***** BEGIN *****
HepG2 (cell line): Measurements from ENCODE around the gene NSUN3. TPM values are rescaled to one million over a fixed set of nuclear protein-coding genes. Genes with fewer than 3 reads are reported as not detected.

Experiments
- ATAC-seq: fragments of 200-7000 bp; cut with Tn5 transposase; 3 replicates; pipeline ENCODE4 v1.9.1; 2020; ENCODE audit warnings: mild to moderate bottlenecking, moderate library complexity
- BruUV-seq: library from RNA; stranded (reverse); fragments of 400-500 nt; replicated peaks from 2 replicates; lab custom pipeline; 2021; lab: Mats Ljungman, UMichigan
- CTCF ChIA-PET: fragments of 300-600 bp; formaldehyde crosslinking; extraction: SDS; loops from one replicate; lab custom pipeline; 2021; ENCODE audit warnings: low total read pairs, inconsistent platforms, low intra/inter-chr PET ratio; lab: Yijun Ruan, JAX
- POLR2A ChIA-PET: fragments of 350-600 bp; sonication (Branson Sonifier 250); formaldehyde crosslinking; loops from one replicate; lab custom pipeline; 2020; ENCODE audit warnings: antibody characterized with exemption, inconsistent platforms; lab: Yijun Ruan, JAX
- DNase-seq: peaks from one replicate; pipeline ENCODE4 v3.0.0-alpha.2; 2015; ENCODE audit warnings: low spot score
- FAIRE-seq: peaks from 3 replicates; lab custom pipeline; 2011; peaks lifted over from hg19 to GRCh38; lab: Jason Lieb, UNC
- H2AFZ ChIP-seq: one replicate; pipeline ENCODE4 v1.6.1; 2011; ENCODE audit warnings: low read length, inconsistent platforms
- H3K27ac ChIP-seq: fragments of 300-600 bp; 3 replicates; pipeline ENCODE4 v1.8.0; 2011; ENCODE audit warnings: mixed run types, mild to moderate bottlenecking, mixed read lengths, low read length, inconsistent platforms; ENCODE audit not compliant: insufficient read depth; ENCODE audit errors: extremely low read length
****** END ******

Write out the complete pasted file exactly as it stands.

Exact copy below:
HepG2 (cell line): Measurements from ENCODE around the gene NSUN3. TPM values are rescaled to one million over a fixed set of nuclear protein-coding genes. Genes with fewer than 3 reads are reported as not detected.

Experiments
- ATAC-seq: fragments of 200-7000 bp; cut with Tn5 transposase; 3 replicates; pipeline ENCODE4 v1.9.1; 2020; ENCODE audit warnings: mild to moderate bottlenecking, moderate library complexity
- BruUV-seq: library from RNA; stranded (reverse); fragments of 400-500 nt; replicated peaks from 2 replicates; lab custom pipeline; 2021; lab: Mats Ljungman, UMichigan
- CTCF ChIA-PET: fragments of 300-600 bp; formaldehyde crosslinking; extraction: SDS; loops from one replicate; lab custom pipeline; 2021; ENCODE audit warnings: low total read pairs, inconsistent platforms, low intra/inter-chr PET ratio; lab: Yijun Ruan, JAX
- POLR2A ChIA-PET: fragments of 350-600 bp; sonication (Branson Sonifier 250); formaldehyde crosslinking; loops from one replicate; lab custom pipeline; 2020; ENCODE audit warnings: antibody characterized with exemption, inconsistent platforms; lab: Yijun Ruan, JAX
- DNase-seq: peaks from one replicate; pipeline ENCODE4 v3.0.0-alpha.2; 2015; ENCODE audit warnings: low spot score
- FAIRE-seq: peaks from 3 replicates; lab custom pipeline; 2011; peaks lifted over from hg19 to GRCh38; lab: Jason Lieb, UNC
- H2AFZ ChIP-seq: one replicate; pipeline ENCODE4 v1.6.1; 2011; ENCODE audit warnings: low read length, inconsistent platforms
- H3K27ac ChIP-seq: fragments of 300-600 bp; 3 replicates; pipeline ENCODE4 v1.8.0; 2011; ENCODE audit warnings: mixed run types, mild to moderate bottlenecking, mixed read lengths, low read length, inconsistent platforms; ENCODE audit not compliant: insufficient read depth; ENCODE audit errors: extremely low read length